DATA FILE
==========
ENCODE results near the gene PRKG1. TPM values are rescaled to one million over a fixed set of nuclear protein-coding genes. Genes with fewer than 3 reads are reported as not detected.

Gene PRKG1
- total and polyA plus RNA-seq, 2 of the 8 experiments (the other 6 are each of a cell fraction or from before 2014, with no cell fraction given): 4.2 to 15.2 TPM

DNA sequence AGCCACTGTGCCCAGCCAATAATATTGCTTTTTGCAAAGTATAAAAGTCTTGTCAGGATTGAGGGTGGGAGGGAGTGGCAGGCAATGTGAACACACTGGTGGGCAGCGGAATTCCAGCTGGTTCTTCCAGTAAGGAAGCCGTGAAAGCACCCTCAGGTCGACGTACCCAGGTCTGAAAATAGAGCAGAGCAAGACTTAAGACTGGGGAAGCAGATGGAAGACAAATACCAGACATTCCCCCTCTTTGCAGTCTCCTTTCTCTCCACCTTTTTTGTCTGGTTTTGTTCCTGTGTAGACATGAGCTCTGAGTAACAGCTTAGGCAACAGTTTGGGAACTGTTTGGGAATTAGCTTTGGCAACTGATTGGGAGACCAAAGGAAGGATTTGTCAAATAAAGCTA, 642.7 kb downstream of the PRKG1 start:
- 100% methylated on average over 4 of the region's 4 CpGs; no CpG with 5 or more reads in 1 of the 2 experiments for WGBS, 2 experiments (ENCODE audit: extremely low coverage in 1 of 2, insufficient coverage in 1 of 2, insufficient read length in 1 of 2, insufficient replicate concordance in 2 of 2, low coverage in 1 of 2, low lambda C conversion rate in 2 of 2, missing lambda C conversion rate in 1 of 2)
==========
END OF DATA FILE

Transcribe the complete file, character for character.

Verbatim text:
ENCODE results near the gene PRKG1. TPM values are rescaled to one million over a fixed set of nuclear protein-coding genes. Genes with fewer than 3 reads are reported as not detected.

Gene PRKG1
- total and polyA plus RNA-seq, 2 of the 8 experiments (the other 6 are each of a cell fraction or from before 2014, with no cell fraction given): 4.2 to 15.2 TPM

DNA sequence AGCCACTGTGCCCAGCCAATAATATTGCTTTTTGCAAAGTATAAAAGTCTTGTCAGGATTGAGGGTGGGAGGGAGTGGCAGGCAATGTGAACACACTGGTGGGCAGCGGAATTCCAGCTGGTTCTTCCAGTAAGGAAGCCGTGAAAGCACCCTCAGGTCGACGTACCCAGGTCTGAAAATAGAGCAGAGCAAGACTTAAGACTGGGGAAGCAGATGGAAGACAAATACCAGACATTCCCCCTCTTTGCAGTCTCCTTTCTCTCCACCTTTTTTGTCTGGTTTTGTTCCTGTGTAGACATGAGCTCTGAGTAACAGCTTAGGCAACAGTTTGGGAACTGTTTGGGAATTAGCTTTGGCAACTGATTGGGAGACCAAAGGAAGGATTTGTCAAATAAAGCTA, 642.7 kb downstream of the PRKG1 start:
- 100% methylated on average over 4 of the region's 4 CpGs; no CpG with 5 or more reads in 1 of the 2 experiments for WGBS, 2 experiments (ENCODE audit: extremely low coverage in 1 of 2, insufficient coverage in 1 of 2, insufficient read length in 1 of 2, insufficient replicate concordance in 2 of 2, low coverage in 1 of 2, low lambda C conversion rate in 2 of 2, missing lambda C conversion rate in 1 of 2)